A recent decision of the Land and Environment Court (Court) is a reminder to developers that they cannot assume that an order for an easement of necessity, such as a right of carriageway, will be made by a judge of the Court even where:
- a Commissioner of the Court has granted development consent to development based on the right of carriageway being available1
- a council’s development control plan (DCP) specifies a preferred access arrangement for the development based on access via adjoining land.
In Acorp Developments Pty Ltd v HWR Pty Limited2, Justice Robson refused to grant an easement of necessity for a 6m wide right of carriageway (ROC) over adjoining land3. His Honour held that the ROC was not reasonably necessary for the effective use or development of the site because access was available directly from the site’s street frontage4.
His Honour made this finding even though a Commissioner of the Court had granted development consent to the developer’s DA for the construction of a mixed use development, subject to a deferred commencement condition that required the developer to demonstrate that a ROC had been registered over the adjoining property before the consent became operative.
In support of its application for an easement for the ROC, the developer relied significantly:
- on the Court’s decision to grant development consent to its DA
- on the fact that the relevant DCP:
- indicated the carriageway on the adjoining property as a “potential access way” in a Key Site Map
- favoured activation of the site’s street frontage5.
The owner of the adjoining property argued that access over its property to the site was not required because adequate access could be provided from the site’s street frontage, even though it was a classified road. It submitted to the Court an indicative design showing that an access driveway could be provided in a location proposed for “car access” on the Key Site Map in the DCP and argued that the provision of a driveway off the site’s
street frontage did not prevent the achievement of an active street frontage6. It also argued that the DCP also contemplated vehicle access points on the site’s main street frontage.
Justice Robson held that:
- The approved development was a reasonable, economically rational use of the site7
- It was necessary to consider whether the approved development with the ROC was “(at least) substantially preferable to [a similar development] without the easement”8
- Once it has been established that the development or use is for a reasonable and economically rational use of the land “[t]he sole value judgment as to the desirability of that specific development against others is in the comparison between the development or use with the easement, and the development or use without it”9
- While a superior planning outcome may be determinative in Class 1 development appeals, in proceedings seeking an order imposing an easement of necessity, the Court must look at the statutory test imposed by section 88K of the Conveyancing Act 191910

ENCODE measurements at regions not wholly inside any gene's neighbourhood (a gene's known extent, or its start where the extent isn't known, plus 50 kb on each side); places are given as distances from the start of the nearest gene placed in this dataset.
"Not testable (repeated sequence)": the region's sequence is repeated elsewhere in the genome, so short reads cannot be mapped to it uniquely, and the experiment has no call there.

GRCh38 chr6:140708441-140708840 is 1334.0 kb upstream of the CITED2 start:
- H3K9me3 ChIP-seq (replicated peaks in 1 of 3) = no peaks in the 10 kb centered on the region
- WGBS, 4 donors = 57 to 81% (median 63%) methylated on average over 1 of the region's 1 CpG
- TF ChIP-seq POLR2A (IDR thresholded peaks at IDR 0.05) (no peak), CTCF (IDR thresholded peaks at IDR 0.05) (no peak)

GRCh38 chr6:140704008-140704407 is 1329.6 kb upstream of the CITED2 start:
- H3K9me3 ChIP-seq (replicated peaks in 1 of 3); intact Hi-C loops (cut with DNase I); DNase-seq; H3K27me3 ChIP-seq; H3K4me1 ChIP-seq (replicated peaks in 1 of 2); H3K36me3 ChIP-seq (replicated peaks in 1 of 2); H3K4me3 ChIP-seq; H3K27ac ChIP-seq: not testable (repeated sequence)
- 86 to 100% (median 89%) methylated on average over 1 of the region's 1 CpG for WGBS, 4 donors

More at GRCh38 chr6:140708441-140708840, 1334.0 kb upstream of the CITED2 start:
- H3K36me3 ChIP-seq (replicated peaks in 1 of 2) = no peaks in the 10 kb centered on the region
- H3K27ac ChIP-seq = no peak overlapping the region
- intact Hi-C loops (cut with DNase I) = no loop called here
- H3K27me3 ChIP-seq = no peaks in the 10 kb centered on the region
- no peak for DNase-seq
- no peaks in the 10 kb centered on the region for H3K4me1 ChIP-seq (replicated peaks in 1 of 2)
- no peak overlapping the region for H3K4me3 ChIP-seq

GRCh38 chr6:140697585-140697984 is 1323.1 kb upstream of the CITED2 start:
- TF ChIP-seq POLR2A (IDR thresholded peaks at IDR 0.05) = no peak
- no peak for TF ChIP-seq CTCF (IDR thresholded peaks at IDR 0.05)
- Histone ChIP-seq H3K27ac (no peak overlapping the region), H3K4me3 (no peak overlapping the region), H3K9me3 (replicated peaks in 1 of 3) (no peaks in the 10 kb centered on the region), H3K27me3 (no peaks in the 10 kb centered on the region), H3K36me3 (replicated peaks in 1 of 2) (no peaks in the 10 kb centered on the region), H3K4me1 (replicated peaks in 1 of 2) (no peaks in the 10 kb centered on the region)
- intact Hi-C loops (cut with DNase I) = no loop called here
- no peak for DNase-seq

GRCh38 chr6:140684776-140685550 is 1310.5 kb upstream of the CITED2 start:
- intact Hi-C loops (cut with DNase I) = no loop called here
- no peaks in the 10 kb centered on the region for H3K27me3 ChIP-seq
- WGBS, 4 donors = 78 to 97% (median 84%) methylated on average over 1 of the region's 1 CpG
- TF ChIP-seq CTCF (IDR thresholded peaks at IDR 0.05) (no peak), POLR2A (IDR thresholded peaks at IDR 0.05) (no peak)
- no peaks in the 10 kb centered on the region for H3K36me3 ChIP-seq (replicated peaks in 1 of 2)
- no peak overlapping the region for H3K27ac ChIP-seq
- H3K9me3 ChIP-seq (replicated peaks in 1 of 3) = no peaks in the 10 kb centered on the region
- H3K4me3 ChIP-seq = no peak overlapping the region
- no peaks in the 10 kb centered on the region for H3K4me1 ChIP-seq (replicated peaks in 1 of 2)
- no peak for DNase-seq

- A superior planning outcome, especially when it is not substantially superior, is not sufficient to warrant a finding that the approved development with the ROC is “substantially preferable”, let “alone (at least) substantially preferable” to a development without the ROC.11
In coming to its conclusion, the Court was also influenced by the potential effects of the ROC on the adjoining land owner’s property.12 The owner of the adjoining land had also recently obtained development consent for a mixed-use development on its property, including a basement car park with an access driveway approximately 6m wide.
As to the weight to be given to the preferred access arrangements specified in the DCP, Justice Robson noted that the provision was in a DCP and not in an environmental planning instrument.13 His Honour also noted that the situation was different in the case of Moorebank Recyclers Pty Ltd v Tanlane Pty Ltd where the provisions in the DCP in that case provided that the link to a particular road was a necessary precondition of the subdivision.14
Following this decision, developers need to be careful in the design of their developments, even where a DCP provides for preferred access over an adjoining property. Compliance with a preferred access provision in a DCP provides no guarantee that the Court will impose an easement of necessity if the adjoining land owner does not agree to grant the easement.
1. A condition of consent is usually imposed requiring that evidence that an easement has been obtained be provided to the consent authority before the development consent becomes operative, or before a construction certificate can be issued for the development.
2.  NSWLEC 68. The proceedings were commenced pursuant to section 40 of the Land and Environment Court Act 1979.
3. The applicant also sought an easement of necessity in relation to a 1m drainage easement in the same area as the ROC.
4. At  and .
5. His Honour pointed out that a provision in the DCP stated: “Vehicle access points may be permitted where Active Street Frontage is required if there are no practical alternatives”: at .
6. At  and .
7. At .
8. At  – .
9. At .
10. At .
11. At .
12. At  – .
13. At . The changes to the importance and significance of DCPs made in March 2013 must be remembered. A DCP is now to provide guidance and is to be applied flexibly, not rigidly: sections 3.42 and 4.15 (3A) of the Environmental Planning and Assessment Act 1979; Trinvass Pty Ltd v Council of the City of Sydney  NSWLEC 151.
14.  NSWCA 445 at ; Acorp per Robson J at .